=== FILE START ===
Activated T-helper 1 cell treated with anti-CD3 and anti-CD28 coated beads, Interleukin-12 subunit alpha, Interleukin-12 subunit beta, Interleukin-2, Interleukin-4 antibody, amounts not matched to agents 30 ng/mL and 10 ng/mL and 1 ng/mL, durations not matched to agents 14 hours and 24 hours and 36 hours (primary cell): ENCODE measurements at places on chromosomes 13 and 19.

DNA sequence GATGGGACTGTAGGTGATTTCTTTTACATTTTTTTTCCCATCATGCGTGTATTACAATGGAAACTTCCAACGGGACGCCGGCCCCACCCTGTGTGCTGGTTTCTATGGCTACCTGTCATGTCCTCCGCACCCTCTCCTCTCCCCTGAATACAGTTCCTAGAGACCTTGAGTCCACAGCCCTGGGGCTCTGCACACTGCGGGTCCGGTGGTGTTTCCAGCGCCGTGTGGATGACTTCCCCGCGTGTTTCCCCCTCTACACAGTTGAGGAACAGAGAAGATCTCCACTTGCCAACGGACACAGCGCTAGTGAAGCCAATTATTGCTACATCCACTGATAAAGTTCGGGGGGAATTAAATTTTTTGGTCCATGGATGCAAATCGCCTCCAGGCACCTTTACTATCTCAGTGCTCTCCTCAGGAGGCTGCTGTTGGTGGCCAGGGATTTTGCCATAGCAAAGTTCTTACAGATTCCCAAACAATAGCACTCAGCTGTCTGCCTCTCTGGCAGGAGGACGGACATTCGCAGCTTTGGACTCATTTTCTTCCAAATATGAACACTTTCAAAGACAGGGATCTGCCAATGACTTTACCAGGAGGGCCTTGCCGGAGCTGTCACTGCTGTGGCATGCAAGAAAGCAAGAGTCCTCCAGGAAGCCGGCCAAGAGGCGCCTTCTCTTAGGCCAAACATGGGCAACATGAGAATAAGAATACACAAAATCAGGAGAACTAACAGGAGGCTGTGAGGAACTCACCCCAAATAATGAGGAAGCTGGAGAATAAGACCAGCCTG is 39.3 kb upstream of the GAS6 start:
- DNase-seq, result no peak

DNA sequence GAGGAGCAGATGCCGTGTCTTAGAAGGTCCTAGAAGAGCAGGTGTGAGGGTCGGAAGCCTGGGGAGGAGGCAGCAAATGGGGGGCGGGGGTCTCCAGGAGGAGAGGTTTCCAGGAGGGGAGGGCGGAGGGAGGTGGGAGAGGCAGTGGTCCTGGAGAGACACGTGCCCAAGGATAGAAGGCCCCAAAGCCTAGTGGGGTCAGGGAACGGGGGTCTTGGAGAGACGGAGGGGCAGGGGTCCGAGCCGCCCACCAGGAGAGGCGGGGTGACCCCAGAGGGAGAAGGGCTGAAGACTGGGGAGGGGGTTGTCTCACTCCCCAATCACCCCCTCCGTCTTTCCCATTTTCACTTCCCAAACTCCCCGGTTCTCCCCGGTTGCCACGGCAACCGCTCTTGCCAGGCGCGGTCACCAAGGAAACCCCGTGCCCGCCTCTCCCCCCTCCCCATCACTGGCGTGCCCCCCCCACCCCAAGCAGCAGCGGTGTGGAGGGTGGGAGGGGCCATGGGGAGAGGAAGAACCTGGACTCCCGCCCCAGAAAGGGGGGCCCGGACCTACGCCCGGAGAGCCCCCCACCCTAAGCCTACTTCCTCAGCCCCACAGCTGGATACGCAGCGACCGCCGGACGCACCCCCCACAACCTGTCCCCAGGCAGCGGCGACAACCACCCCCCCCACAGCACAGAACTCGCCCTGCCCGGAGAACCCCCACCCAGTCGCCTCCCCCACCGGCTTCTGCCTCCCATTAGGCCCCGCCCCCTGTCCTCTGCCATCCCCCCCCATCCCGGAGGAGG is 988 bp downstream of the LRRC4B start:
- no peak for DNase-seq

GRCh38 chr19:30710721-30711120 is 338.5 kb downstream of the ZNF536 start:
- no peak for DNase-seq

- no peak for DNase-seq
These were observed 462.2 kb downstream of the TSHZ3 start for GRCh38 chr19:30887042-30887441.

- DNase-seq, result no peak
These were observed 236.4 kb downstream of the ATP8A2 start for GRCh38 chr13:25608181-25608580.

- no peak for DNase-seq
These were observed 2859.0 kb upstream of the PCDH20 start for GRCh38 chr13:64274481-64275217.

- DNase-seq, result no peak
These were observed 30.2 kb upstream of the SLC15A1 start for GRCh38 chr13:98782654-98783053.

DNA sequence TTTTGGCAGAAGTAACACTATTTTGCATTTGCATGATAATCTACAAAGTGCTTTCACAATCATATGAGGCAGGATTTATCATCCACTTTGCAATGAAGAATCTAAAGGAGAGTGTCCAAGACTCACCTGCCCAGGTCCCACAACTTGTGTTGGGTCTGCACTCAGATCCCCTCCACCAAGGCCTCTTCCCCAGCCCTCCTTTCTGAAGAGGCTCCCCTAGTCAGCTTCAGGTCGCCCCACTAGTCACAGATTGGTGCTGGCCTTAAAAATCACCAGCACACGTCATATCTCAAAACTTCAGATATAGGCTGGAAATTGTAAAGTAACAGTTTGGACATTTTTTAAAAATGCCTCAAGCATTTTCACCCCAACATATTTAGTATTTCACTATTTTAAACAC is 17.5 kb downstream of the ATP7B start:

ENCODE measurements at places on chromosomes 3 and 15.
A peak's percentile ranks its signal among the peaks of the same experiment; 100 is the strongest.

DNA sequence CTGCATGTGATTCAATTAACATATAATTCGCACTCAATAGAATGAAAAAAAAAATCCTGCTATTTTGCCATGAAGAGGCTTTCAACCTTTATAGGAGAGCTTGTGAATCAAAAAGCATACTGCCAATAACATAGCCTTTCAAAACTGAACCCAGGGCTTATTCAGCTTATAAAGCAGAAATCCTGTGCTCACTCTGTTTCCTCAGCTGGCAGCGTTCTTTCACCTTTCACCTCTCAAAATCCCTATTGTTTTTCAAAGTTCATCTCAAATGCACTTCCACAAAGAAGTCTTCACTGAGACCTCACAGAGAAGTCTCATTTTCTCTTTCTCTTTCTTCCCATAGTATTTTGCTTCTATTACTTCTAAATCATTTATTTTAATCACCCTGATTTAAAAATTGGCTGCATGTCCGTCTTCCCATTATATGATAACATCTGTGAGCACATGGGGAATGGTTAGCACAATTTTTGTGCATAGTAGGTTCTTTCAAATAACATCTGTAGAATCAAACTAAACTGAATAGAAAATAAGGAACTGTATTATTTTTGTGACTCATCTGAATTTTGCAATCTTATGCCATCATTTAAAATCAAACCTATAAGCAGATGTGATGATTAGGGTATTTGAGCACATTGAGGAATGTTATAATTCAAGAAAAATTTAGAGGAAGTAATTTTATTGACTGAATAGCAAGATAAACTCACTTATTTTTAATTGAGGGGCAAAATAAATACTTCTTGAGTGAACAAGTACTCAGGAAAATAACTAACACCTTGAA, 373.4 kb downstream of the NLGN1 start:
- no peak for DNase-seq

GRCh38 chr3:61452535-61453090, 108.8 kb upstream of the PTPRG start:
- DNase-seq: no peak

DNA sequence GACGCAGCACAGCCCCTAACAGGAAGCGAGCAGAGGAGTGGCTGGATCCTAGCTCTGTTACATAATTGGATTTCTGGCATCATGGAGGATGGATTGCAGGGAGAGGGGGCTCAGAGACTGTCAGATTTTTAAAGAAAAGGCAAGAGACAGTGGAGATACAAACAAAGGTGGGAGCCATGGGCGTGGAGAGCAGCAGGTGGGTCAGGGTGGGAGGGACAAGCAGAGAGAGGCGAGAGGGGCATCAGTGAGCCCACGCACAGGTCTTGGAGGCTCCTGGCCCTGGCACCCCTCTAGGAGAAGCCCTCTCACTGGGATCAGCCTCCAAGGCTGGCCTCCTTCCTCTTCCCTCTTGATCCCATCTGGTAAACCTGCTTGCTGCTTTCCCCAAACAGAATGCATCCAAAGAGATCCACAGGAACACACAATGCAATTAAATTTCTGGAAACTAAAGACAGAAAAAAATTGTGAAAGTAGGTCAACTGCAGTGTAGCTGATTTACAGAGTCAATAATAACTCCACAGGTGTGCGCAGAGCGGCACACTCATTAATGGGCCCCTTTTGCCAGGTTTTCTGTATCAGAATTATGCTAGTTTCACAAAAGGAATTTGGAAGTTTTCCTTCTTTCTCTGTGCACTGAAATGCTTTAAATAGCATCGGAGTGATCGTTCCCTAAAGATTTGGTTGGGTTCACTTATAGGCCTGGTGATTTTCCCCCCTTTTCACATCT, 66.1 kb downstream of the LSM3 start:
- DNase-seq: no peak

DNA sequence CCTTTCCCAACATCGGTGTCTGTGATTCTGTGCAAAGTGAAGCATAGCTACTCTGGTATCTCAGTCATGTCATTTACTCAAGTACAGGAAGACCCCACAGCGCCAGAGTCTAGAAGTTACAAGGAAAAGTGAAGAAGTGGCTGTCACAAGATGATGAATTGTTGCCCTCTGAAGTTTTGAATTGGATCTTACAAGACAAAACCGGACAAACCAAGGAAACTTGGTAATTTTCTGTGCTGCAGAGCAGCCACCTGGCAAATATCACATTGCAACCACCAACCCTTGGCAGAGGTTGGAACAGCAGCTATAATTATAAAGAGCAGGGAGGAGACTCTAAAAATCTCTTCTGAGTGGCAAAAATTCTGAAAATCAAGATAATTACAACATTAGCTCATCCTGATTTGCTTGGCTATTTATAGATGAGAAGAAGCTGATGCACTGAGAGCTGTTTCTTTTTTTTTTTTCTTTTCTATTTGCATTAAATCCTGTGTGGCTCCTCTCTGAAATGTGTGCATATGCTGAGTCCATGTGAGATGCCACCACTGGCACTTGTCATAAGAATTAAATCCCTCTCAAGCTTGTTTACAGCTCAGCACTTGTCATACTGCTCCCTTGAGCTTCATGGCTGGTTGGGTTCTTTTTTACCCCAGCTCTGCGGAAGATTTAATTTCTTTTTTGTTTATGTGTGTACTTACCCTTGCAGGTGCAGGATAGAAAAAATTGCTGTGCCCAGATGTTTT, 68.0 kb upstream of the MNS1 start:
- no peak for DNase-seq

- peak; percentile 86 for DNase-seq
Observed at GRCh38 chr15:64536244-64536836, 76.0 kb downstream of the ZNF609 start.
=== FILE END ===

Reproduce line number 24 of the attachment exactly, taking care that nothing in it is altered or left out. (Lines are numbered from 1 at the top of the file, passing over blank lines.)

- DNase-seq: no peak